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DailyTidings.com
  • Love those love stories

  • Chocolate and flowers are nice, but curling up with a love story is an ideal way to inspire passion this Valentine's Day. Following are some book suggestions from Ashland library Manager Amy Blossom for folks who want a little romance in their reading this season.
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  • Chocolate and flowers are nice, but curling up with a love story is an ideal way to inspire passion this Valentine's Day. Following are some book suggestions from Ashland library Manager Amy Blossom for folks who want a little romance in their reading this season.
    • "The Samurai's Garden," by Gail Tsukiyama. A quiet tale of love and friendship between people whose countries are at war. The year is 1937, and the Japanese Imperial Army is tearing through China. When a young Chinese man is sent from his home in Hong Kong to the family's beach house in the quiet village of Tarumi, Japan, he swims, paints and grows stronger. He meets a Japanese girl and begins his love story as he also befriends Matsu, the house caretaker, a quiet, noble man in the Samurai tradition who shares his own tale of tragic love. The prose is elegant, and the story is accessible even to young adult readers as it explores themes of beauty, isolation and relationships.
    • "Me Before You," by Jojo Moyes. Louisa (Lou) Clark is a simple, working-class girl in a tiny English town. Will Traynor is an upper-class jet-setter used to a life of luxury, extreme sports and hot women. The two have nothing in common, but when a motorcycle accident leaves Will paralyzed and angry, his mother hires Lou to care for him. Lou soon learns that Will plans to end his life and in the process of trying to change his mind, she falls in love with him. While the plot may sound like something we have heard before, this story is special. Moyes' writing is clean and honest, the tone perfect, and the characters are beautifully real.
    • "The Art of Hearing Heartbeats," by Jan-Philipp Sendker. Set in Burma, this poignant mystery and love story moves between the 1950s and the present. When a successful New York lawyer disappears, his daughter and wife are baffled until they find a letter he wrote years ago to a Burmese woman. The story unfolds as the daughter decides to travel to the village where the woman lived. There she learns of her father's history and his incorruptible and passionate love.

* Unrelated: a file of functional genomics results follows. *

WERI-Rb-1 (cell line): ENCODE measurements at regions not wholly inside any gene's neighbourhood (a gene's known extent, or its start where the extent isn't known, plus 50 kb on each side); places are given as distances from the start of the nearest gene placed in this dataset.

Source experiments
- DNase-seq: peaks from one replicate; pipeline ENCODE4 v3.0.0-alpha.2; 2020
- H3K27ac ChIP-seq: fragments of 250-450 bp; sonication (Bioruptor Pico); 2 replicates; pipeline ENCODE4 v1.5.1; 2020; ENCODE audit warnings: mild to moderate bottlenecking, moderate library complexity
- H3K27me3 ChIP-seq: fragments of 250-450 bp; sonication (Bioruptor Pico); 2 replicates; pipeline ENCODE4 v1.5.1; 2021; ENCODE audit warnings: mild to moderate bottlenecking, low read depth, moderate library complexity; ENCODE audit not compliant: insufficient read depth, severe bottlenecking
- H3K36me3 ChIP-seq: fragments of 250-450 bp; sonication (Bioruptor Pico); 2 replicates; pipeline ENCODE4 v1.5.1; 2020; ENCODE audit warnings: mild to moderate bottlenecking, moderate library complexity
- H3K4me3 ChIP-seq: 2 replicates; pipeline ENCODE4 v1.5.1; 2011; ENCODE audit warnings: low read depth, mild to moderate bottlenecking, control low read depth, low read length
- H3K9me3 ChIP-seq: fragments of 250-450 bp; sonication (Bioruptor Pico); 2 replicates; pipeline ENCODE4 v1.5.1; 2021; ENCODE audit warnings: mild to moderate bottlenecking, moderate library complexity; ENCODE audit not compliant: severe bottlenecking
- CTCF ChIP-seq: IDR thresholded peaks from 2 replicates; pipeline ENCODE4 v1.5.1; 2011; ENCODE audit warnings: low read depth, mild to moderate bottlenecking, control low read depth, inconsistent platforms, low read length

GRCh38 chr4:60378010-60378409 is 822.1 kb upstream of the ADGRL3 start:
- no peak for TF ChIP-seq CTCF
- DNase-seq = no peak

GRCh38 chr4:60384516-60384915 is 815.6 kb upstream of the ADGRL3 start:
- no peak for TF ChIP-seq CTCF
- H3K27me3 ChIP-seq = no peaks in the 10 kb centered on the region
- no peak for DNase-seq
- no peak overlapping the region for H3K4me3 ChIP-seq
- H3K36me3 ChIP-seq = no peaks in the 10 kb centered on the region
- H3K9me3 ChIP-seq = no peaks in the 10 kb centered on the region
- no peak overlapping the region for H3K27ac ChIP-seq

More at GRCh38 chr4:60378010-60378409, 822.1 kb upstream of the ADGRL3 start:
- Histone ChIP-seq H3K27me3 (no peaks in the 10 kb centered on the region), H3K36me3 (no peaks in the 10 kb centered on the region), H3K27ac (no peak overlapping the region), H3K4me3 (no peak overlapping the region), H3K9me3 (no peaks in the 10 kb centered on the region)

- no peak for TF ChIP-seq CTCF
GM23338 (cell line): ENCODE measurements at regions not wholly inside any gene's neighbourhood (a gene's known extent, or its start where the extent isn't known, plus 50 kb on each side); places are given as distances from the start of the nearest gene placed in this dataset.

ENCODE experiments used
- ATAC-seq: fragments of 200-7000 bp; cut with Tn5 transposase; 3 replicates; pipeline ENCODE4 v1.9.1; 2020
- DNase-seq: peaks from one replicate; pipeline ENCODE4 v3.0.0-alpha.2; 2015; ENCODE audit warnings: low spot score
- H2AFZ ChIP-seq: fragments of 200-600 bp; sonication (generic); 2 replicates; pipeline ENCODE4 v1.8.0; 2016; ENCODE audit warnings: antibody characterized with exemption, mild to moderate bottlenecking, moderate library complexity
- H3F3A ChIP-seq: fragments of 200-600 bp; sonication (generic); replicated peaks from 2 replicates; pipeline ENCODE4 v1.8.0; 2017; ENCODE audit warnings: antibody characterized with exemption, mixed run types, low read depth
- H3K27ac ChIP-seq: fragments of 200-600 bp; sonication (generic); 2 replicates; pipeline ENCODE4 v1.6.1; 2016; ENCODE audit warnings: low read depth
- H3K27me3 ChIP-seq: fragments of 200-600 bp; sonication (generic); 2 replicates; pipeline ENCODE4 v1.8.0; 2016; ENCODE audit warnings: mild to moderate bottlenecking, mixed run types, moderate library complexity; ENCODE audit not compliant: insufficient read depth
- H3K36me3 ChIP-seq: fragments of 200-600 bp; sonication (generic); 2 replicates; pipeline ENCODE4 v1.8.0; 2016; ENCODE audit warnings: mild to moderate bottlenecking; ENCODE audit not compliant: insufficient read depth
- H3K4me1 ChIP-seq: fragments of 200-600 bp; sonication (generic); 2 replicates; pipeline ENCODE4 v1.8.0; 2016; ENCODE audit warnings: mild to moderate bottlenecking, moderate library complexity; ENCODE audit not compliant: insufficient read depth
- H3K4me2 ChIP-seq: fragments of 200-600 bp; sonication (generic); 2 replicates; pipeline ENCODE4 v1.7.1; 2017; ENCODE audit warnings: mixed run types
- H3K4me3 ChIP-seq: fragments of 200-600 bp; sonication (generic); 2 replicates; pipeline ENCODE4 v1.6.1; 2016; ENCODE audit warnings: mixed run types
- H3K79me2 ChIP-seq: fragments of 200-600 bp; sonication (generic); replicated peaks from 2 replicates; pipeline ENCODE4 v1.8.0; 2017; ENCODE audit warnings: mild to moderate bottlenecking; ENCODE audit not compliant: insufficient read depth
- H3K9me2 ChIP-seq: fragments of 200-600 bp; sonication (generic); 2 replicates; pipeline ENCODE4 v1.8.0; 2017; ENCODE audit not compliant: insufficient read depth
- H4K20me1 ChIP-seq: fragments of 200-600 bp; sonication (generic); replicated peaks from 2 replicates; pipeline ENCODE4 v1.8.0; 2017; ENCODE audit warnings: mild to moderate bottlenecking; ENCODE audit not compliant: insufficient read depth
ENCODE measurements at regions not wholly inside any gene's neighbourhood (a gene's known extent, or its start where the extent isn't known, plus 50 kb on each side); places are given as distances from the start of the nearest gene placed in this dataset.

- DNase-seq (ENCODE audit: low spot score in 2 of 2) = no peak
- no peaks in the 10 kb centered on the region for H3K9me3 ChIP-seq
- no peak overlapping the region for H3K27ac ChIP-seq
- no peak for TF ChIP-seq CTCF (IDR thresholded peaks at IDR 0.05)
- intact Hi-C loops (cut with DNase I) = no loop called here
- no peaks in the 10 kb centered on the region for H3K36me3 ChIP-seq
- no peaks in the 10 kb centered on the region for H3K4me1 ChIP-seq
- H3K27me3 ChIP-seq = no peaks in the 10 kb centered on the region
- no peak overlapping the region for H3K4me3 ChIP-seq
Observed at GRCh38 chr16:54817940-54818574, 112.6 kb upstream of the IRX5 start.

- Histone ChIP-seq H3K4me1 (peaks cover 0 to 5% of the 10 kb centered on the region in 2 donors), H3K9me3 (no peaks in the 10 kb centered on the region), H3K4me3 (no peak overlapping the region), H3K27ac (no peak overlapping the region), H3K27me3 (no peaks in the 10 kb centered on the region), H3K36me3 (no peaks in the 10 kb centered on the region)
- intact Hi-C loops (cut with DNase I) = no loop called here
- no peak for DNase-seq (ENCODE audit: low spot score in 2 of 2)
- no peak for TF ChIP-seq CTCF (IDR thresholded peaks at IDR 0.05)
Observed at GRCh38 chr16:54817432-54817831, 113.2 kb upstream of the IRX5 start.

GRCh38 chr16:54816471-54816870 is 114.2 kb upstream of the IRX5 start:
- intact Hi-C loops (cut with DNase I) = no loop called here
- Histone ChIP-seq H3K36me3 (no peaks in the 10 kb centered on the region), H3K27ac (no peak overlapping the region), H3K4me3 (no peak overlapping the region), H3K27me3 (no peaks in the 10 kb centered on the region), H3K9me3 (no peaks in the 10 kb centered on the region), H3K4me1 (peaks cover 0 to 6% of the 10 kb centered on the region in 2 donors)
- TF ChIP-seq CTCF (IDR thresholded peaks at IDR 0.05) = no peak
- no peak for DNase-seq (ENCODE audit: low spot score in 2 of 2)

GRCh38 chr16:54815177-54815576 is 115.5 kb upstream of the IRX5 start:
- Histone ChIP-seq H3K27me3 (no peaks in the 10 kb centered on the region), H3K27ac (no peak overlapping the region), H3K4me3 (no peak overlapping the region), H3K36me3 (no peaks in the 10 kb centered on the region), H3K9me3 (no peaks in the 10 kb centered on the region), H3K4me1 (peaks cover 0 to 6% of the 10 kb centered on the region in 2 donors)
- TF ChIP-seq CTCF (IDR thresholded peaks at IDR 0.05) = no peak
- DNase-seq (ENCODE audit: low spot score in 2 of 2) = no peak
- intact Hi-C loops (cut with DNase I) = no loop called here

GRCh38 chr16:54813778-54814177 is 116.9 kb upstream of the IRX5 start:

• "The Time Traveler's Wife," by Audrey Niffenegger. If you like sci-fi, this one is a keeper. Henry DeTamble is an adventurous and charming librarian with a disorder that causes him to involuntarily travel through time. Clare Abshire is the love of his life, and their romance blossoms despite the fact that he is randomly whisked away in time, appearing at various points in Clare's past and present. While the plot is clever, it's the story and the characters' enduring love that makes this one such a good read.
    • "Water for Elephants," by Sara Gruen. Told in flashback by 93-year old Jacob Jankowski, this sweet novel recounts the time he spent with a traveling circus in 1931. When young veterinary student Jankowski learns that his parents have been killed in a car crash, leaving him destitute, he drops out of school and gets a job caring for animals in a circus. He also falls in love with the beautiful performer Marlena, who is unfortunately married to a sadistic circus boss who beats both his wife and the animals Jankowski cares for. In addition to a love story, the book is a great account of circus history and life during the Depression.
    If these picks aren't enough to satisfy your book lust, don't forget classic love stories such as "Jane Eyre," by Charlotte Bronte, "Wuthering Heights," by Emily Bronte, "Their Eyes Were Watching God," by Zora Neale Hurston, or anything by Jane Austen. Whatever your romantic sensibilities, the library is loaded with novels that will warm your heart.
    Angela Decker is a freelance writer in Ashland and can be reached at decker4@gmail.com.
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